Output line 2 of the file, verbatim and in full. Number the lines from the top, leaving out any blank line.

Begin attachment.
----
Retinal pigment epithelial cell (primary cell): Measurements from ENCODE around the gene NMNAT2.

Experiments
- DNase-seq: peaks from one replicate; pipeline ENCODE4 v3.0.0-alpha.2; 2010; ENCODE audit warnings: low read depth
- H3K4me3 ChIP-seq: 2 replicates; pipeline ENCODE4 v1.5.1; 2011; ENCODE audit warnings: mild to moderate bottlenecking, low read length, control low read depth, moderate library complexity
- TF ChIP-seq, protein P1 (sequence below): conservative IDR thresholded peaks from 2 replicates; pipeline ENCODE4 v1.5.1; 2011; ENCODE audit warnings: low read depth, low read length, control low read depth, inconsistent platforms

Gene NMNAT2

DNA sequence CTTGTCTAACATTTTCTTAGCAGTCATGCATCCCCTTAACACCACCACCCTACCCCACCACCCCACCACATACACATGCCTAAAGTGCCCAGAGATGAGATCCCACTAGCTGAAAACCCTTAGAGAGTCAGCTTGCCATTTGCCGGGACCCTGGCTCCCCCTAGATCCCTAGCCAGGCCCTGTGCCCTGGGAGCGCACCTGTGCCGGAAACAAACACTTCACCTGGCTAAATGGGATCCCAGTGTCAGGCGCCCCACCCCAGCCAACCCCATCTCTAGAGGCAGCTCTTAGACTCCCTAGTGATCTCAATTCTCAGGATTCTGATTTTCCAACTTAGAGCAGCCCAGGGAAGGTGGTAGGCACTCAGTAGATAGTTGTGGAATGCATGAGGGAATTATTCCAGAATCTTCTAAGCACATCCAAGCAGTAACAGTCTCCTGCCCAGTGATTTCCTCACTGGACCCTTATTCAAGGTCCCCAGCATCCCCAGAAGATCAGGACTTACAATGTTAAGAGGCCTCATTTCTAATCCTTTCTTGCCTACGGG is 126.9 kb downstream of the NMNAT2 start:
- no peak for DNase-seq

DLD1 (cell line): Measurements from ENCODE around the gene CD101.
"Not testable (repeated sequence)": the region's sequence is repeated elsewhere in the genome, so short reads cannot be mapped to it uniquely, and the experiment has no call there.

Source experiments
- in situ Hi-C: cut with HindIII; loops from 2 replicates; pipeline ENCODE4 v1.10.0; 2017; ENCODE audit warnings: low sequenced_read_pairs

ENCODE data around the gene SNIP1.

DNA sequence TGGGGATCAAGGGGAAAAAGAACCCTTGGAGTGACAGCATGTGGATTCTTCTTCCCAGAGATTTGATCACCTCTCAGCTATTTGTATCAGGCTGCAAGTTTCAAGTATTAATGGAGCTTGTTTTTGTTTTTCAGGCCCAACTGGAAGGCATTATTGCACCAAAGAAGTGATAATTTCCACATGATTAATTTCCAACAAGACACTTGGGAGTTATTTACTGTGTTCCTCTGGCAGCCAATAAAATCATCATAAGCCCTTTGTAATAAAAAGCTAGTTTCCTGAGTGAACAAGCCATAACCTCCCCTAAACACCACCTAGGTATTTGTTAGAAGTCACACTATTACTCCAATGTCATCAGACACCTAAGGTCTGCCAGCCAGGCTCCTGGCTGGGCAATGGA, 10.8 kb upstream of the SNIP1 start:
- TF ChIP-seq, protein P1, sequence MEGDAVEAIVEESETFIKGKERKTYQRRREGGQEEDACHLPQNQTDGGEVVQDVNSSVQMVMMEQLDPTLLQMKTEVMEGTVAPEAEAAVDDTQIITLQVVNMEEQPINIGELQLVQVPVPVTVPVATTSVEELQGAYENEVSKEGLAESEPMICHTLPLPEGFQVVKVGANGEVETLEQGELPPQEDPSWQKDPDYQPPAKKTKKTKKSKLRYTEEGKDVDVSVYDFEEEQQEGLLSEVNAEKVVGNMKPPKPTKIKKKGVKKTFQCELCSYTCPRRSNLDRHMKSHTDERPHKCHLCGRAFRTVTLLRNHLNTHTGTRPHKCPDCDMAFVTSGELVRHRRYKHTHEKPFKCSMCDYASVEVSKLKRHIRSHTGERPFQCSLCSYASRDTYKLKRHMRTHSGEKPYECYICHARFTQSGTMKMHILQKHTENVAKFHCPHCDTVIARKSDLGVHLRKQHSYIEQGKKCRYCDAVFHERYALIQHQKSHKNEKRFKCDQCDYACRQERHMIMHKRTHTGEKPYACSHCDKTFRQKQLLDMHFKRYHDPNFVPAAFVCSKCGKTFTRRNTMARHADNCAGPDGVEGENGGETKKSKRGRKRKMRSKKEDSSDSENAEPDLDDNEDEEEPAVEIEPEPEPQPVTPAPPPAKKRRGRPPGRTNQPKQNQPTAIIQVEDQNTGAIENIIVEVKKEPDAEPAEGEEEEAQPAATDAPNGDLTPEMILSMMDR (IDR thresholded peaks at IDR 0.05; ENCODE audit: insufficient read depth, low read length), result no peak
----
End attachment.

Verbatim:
Experiments